by Allison Kapner
http://www.flickr.com/photos/leonardlow/ / CC BY 2.0
So, now that last week we had our “commercial interruption” last week, let’s get back to the main story. We’re moving from dating and the job hunt process to dating and interviewing. So let’s examine Step 2: the first phone call – setting up the “appointment.”
So, you met someone. Maybe it’s a company that FINALLY called you about that job you’d drying to get. Or it’s that person you really wanted to date. Congratulations! So now what?
Rule number 1: Expect the first encounter to be awkward. Why? Just because! Here you are speaking to someone, not quite sure what they will sound like, their level of energy, their real interest, or who it is that controls the conversation (i.e., who has the upper hand, or who wants who more). Losing the body language aspect can be detrimental if you are not aware of how you should carry yourself… even over the phone.
Rule number 2: Learn to be ok with silence. There may be an awkward silence on the phone. That’s fine. The other person could be taking notes, or distracted by an important email that just arrived in their inbox. Be ok with silence. You don’t have to fill it. In fact, filling it could be detrimental to your prospects, be they professional or personal.
So how do you implement the rules above? Here are a few tips:
- If you hear from an employer, assume they will control the flow of the conversation and that they have the upper hand. Because chances are, they’re interviewing more than just you.
- Be energetic and sound excited without going overboard.
- Make sure you choose a quiet location.
- Don’t be too long-winded. (There is a good chance this person has 10 other phone calls exactly the same to make after yours.)
- Make sure you have your calendar ready to go should they ask for a second interview. And if they do, be flexible.
- If you are asked to come in for an interview, ask for the names and titles of the people you will be meeting or speaking with and don’t hesitate to ask for correct spelling so you can later stalk those people online… I mean, do your research.
Another piece of advice, if you are applying to jobs and get unknown numbers calling your cell, answer it professionally, I had a student pick up the phone saying “yeah…” the other day and I could have been an employer. If you’re not in a good place to pick it up, let it go to voicemail. That’s why it exists.
A lot of these same rules apply to dating: Keep it simple. Again, sound energetic. (No one wants to date a fuddy-duddy.) There may be a power struggle about who keeps lead of the conversation, but do your thing and politely say you were in the middle of something if you’re antsy to get off. Anxiety vanished and date set up. Easy, right?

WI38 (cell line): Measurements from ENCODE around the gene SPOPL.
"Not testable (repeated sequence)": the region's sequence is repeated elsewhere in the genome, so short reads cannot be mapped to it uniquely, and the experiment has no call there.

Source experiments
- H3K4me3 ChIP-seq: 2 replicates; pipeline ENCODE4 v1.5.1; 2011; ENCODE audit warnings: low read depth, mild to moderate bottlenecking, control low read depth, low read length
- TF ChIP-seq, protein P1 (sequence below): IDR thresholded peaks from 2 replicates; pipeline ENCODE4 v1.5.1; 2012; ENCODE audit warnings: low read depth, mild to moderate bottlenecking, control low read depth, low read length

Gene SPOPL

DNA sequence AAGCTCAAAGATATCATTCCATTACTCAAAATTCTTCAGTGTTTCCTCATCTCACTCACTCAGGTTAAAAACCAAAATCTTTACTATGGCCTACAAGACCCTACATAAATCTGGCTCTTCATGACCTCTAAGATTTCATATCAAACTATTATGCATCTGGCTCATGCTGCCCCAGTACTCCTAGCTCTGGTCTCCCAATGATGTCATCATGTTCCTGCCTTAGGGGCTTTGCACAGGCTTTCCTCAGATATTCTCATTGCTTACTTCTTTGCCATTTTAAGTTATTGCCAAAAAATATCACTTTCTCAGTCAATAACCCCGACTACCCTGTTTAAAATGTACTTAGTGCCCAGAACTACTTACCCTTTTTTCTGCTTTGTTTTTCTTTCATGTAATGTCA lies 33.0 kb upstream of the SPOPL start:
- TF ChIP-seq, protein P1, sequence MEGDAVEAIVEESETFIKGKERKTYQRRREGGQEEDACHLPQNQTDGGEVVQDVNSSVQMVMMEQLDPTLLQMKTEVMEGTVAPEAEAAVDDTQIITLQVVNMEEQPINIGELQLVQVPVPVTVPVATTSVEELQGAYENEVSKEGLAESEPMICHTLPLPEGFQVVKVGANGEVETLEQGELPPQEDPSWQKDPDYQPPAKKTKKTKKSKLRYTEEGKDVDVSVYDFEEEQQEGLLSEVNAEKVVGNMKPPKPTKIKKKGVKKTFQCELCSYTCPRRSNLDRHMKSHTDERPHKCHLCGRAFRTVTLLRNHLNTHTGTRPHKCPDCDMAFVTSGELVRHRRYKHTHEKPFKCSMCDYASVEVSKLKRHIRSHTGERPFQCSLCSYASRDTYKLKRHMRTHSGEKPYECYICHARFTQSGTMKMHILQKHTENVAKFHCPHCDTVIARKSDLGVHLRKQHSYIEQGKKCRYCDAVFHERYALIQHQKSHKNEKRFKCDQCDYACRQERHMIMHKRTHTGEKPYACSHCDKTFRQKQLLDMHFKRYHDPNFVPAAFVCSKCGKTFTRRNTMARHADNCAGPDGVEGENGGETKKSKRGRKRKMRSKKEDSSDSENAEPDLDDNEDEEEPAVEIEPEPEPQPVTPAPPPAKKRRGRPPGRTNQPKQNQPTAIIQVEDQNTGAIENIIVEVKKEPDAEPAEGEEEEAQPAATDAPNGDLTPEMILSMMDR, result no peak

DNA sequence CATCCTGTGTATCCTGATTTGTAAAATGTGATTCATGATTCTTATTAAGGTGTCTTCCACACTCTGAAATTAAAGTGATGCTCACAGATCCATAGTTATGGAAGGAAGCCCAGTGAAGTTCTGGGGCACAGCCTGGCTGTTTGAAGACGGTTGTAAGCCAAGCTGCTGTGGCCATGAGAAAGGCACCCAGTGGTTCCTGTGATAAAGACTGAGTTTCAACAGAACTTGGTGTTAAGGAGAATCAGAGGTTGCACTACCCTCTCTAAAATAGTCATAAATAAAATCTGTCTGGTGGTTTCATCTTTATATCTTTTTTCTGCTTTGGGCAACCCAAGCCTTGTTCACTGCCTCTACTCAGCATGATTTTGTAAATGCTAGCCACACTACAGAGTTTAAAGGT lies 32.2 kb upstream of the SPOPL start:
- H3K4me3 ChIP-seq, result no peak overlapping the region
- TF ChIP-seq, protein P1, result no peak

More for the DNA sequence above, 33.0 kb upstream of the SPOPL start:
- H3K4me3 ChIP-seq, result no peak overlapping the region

Also, although it sounds silly, smile on the phone. It will show through. (This is actually a tip for dating and interviewing.)
A side note: A lot of logistics – both for interviewing and dating – are now set up over email, which because of its impersonal nature, is not as difficult, but is just as tricky.
If an employer reaches out via email to you, mimic their tone in your response. Also, keep your response short and to the point. The point of the email is to set up a time and place, not to tell them your life story. My favorite line from my public relations classes: Keep it simple, stupid.
If a date emails you, again, I would mimic the tone. Again, I would recommend keeping things short. (You don’t want to tell them everything in email. If you do, what will you talk about on the date?)
And if you’re concerned about tone, in either case, have a friend proofread the email for you before you send it.
Overview: Do whatever it is you are most comfortable with, but be aware that tone and other nuances easily get lost in translation via email and the phone. If you are cognizant of this going into it, you will be more successful at making the process as simple and painless as possible.
One last thing, do not begin with text messaging in either case.
Allison Kapner is a Relationship Manager in Career Services at the Johns Hopkins University Carey Business School where she is responsible for building partnerships with employers to ultimately create job and internship opportunities for students and alumni. She also advises and coaches students on job search techniques and brings a unique corporate expertise to assist candidates, as her past experience was as an Executive Recruiter in financial services in New York City.